Leslie Zoll, a BlumShapiro Principal, is reaching out to help homeless families with children.
As former board members of the Church of Saint Mary’s in Newington, Connecticut, Leslie and co-founder Kara Russell created Family Promise of Central Connecticut, Inc. back in 2015. This 501(c)(3) non-profit corporation is Connecticut’s first affiliate of the national organization that uses places of worship to help families with children remain intact and become self-sufficient.
“Leslie’s work in helping create Family Promise shows her thoughtful and talented capacity to support people in need, but her biggest reward is the realization that she’s made a significant change in someone’s life,” said Joseph A. Kask, chief executive officer of BlumShapiro. “Leslie’s work reminds us that no matter how tough you think your life is, there is always someone who has to face challenges that are even tougher.”
Zoll was moved the first time she heard Russell talk about Family Promise. “I listened to Kara as well as the national affiliate leaders speak about this program and was captivated by the idea of bringing different congregations together for this specific cause,” said Zoll. “What a wonderful way to help children in need as well as build unity and teamwork within our own communities.”
A significant development of the organization was when it received a $10,000 donation from the Catalyst Fund of the Community Foundation of Greater New Britain in 2016. In June of this year, they cut the ribbon of its Family Promise Day Center at 40 Cornelius Way in New Britain. “It has been, and still is, a remarkable community endeavor,” said Zoll.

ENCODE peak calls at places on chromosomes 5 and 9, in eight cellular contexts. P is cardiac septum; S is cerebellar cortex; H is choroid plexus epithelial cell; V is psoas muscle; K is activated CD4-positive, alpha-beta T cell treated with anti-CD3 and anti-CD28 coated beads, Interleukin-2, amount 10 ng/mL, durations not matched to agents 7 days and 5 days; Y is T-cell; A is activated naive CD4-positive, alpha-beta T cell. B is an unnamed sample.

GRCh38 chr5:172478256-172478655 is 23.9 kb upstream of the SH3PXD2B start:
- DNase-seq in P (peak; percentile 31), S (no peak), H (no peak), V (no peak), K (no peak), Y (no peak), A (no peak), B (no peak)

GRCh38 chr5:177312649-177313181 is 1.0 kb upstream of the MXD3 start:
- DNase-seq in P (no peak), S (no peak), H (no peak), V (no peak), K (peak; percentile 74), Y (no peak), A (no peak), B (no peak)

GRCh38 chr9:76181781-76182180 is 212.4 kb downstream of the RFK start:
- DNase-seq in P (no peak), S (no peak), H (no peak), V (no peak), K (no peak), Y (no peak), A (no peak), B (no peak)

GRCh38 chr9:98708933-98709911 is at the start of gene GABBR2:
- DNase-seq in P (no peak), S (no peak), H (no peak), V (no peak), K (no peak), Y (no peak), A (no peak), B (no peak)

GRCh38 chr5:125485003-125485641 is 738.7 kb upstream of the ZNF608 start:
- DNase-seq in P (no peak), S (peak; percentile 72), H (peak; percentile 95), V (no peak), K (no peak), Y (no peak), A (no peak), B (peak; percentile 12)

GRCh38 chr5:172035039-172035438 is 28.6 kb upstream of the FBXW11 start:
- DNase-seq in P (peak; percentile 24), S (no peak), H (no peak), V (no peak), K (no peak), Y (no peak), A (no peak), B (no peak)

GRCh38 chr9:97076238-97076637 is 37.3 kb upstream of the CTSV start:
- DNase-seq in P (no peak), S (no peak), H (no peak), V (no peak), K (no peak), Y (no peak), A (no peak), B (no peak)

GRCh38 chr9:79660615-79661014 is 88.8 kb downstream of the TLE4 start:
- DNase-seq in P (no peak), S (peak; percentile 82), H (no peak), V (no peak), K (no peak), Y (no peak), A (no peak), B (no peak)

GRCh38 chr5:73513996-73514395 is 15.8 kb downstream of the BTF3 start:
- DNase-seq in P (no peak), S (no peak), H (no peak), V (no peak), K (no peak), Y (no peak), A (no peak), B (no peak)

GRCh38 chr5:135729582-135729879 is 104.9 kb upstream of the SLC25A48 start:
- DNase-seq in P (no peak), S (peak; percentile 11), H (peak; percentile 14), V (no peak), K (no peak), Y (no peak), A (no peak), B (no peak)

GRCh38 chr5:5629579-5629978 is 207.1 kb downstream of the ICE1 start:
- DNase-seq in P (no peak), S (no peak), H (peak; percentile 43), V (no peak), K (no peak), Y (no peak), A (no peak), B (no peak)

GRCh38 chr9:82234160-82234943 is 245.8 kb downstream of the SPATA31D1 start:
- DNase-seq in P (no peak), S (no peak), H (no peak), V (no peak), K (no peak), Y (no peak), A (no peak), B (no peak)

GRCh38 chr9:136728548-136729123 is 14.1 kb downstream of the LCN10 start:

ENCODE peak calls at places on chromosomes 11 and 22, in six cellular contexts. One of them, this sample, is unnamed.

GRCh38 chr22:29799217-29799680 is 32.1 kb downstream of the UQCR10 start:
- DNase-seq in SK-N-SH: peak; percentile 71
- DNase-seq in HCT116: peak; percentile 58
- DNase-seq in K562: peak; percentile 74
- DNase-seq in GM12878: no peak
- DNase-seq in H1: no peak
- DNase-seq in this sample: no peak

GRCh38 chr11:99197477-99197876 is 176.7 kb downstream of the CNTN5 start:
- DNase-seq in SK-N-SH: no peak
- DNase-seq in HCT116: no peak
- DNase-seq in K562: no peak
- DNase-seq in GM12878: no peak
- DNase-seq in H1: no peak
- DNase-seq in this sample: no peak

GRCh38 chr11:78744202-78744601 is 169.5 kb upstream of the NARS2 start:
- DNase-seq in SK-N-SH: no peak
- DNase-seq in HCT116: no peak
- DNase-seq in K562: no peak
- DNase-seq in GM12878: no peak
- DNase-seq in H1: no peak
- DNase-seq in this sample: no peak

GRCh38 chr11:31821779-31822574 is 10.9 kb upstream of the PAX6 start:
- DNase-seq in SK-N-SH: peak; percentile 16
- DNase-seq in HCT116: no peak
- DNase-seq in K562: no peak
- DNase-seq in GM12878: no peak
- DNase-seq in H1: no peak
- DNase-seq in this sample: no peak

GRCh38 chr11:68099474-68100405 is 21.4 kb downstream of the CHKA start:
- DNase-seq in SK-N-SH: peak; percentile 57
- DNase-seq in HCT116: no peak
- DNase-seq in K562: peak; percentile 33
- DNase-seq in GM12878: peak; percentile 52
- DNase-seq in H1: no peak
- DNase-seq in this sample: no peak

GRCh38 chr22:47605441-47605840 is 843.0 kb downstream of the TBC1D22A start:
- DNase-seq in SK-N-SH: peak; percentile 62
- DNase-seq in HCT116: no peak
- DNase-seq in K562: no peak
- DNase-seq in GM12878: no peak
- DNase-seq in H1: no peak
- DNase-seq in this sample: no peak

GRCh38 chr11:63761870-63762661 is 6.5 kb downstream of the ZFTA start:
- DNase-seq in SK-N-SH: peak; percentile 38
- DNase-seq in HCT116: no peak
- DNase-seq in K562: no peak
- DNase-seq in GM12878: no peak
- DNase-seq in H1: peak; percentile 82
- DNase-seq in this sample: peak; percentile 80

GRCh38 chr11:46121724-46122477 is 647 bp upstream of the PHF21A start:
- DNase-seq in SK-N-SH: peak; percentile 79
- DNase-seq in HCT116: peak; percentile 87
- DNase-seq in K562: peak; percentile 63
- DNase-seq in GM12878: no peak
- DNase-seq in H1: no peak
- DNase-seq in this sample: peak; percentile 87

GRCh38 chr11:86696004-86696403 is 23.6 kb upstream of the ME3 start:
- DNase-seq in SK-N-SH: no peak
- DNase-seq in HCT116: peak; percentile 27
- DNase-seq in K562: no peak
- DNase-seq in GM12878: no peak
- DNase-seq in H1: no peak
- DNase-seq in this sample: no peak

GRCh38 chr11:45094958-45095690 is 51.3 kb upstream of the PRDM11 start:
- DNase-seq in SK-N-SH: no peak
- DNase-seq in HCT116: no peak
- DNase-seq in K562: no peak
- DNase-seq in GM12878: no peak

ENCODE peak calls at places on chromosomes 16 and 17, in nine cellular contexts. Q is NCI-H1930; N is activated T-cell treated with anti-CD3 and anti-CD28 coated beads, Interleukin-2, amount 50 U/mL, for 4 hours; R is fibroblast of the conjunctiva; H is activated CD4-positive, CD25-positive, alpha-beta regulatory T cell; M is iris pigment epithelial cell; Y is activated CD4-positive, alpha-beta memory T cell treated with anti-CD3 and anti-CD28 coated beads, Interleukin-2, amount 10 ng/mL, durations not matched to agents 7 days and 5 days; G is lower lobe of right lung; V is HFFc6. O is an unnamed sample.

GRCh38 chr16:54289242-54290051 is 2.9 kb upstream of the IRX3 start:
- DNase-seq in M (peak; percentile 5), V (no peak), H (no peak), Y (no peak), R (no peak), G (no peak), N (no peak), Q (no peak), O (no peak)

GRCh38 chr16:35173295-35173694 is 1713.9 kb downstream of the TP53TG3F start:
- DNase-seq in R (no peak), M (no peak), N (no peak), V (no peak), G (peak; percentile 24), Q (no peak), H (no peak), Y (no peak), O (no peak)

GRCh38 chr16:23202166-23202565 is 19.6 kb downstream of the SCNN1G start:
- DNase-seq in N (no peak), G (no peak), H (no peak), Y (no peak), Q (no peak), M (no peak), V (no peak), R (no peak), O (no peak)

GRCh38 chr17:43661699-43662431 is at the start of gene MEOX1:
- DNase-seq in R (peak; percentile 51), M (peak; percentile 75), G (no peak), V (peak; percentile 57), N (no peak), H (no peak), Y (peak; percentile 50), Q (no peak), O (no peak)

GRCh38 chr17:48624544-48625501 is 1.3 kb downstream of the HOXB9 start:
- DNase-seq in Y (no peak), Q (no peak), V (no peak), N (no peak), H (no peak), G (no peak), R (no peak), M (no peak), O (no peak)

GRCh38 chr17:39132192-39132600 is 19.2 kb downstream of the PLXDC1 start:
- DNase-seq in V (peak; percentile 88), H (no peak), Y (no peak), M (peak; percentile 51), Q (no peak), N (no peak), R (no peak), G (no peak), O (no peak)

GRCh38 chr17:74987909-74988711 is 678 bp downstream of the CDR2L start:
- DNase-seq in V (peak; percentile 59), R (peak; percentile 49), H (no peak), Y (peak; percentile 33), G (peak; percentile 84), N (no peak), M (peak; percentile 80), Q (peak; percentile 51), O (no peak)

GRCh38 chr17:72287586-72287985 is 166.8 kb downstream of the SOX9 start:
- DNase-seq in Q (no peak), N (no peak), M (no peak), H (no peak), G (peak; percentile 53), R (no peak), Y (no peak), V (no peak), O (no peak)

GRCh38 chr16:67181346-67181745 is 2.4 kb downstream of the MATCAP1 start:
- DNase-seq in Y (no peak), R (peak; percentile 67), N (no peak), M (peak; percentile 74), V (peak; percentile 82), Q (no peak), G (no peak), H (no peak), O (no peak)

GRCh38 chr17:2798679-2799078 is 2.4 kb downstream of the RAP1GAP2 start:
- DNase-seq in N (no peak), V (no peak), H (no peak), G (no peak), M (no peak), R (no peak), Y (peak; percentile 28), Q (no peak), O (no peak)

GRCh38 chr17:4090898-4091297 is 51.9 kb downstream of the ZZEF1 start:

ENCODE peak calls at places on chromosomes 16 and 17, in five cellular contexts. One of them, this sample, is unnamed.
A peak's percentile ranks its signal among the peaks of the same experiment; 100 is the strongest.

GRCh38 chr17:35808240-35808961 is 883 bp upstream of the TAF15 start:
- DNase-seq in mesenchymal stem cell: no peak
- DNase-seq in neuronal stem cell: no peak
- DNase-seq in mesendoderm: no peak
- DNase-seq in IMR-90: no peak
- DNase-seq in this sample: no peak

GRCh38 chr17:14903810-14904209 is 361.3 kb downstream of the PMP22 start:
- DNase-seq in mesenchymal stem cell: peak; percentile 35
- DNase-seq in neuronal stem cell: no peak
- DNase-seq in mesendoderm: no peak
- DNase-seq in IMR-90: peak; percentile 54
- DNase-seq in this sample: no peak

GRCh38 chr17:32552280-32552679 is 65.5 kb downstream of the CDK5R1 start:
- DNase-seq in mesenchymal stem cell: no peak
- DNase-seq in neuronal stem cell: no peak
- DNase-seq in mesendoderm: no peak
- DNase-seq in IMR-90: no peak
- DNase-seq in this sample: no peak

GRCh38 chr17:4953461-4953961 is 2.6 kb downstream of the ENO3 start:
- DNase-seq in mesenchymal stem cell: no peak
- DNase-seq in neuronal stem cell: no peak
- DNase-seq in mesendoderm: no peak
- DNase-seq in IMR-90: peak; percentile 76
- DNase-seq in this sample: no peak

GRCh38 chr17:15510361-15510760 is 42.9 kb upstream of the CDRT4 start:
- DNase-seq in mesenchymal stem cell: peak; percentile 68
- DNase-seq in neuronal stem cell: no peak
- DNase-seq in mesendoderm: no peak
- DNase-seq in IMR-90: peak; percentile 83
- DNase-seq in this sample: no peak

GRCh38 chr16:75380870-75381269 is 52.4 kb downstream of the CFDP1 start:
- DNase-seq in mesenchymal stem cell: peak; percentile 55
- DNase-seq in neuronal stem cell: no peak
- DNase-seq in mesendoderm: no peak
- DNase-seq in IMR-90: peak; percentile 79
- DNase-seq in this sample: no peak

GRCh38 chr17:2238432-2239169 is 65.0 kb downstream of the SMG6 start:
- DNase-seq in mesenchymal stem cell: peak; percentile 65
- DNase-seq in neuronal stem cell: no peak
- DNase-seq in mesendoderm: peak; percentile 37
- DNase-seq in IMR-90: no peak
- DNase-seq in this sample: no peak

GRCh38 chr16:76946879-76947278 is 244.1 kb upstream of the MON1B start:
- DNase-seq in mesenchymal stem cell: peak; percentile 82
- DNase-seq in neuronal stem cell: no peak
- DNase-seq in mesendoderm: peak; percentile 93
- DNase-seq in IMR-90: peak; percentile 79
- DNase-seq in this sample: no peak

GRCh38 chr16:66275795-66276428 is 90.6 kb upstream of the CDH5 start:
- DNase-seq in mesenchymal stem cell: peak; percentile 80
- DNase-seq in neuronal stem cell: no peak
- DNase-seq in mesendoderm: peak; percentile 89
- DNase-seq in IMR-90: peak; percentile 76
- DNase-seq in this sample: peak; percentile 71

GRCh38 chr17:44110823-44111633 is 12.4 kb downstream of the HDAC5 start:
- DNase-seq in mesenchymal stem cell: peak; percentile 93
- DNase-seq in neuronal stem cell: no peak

The Family Promise Day Center is a place where participant families spend the day looking for housing and employment. The Center also provides a stable address for families to use when sending out resumes and registering children for school. At the end of the day, families are picked up in a van and transported to a host congregation for the evening.
Family Promise of Central Connecticut, Inc. currently includes 11 host congregations of all denominations, 7 supporting congregations, more than 100 volunteers and an additional 350 people trained and ready to help homeless families.
Once a family is selected to participate in the program, they are transported to the initial hosting congregation. Church volunteers greet the family and help them settle into their private sleeping area. Volunteers and guests dine together in a family setting and engage in evening activities for children, which may include homework, crafts, tutoring, or games.
After a week’s stay with the first host congregation, volunteers help families move to another host congregation. Nine weeks is the average length of stay for a family in the program. Nearly 80 percent of guest families secure permanent or transitional housing before leaving Family Promise.
“Family Promise is for families who want to help themselves gain self-sufficiency,” said Zoll, who still serves the organization as a board member and treasurer. “And, it’s wonderful that so many congregations and people responded to Kara’s call, which is to help end child and family homelessness, one family at a time.”
For more information about Family Promise of Central Connecticut, visit www.fpcct.org.